If your mother is like mine, it is unlikely I can do better than her, but here it goes.
First, stay healthy: eat and drink enough, get adequate sleep, exercise regularly and avoid stress as much as possible. Stress can weaken your immune system and make you more vulnerable for the cold virus.
Second, minimize the potential for contagion: wash your hands several times a day, especially before touching your face (monitor that you donít touch your face unnecessarily or habitually), donít shake hands with sick people and try to avoid crowded places as much as you can.
At the risk of looking silly, cover your face with a scarf if you need to go on a crowded bus or train during rush hour.
If anyone in your family (or a room mate) gets sick, minimize direct physical contact and donít share personal items such as toiletries, dishes or cutlery.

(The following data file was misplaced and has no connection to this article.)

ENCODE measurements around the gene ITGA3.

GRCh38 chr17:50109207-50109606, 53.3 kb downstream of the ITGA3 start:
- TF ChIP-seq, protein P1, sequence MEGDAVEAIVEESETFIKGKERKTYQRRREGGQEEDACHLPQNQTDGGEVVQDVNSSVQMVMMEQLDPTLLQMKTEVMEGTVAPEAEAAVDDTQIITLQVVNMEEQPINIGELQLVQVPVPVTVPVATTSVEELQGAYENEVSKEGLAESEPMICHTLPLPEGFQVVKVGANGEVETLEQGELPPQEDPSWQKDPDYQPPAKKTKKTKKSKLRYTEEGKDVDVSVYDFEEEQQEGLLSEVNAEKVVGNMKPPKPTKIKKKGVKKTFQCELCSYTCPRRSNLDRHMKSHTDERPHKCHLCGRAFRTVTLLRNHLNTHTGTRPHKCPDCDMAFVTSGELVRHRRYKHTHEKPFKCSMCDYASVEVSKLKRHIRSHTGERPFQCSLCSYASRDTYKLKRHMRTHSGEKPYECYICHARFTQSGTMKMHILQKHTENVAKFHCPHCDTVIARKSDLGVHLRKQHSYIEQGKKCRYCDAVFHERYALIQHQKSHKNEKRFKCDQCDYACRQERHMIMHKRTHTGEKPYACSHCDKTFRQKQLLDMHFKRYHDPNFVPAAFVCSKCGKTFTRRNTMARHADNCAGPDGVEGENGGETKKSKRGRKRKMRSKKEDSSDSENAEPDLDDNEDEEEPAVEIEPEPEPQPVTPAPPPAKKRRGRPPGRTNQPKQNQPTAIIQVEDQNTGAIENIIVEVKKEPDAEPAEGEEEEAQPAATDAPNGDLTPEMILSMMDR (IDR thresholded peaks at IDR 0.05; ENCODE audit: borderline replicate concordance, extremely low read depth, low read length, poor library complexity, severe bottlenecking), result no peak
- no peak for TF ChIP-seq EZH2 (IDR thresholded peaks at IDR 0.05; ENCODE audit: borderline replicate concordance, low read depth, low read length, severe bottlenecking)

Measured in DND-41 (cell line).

On the active side of prevention, take Vitamin C, about 4000 mg a day in divided doses during cold season.
Other remedies such as Echinacea may also be helpful, but Vitamin C clearly is beneficial.
At the first sign of a cold, double your Vitamin C intake, always divided over the course of the day.
Remedies containing Vitamin C, such as Airborne are very usefulódonít know if you have this in the U.K., but it is an effervescent tablet with vitamins and other remedies that you can drink at the onset of a cold.
Zinc lozenges are very useful, as are zinc nasal swabsó not as a preventive, but they do shorten the cold, make the symptoms less severe and make you less contagious. (Avoid zinc nasal spray, since some patients have reported a loss of smell using the spray formulation.)
If you do get sick, stop exercising, stay warm, drink lots of fluids and let your body heal itself. You do not need antibiotics unless the viral cold leads to a secondary bacterial infection, which manifests with mucus that is green or yellow..
Let me know how your season goes!
DISCLAIMER: Reprinted by Permission, VoiceCouncil Magazine. The suggestions given by Dr. Jahn in these columns are for general information only, and not to be construed as specific medical advice, or advocating specific treatment, which should be obtained only following a visit and consultation with your own physician.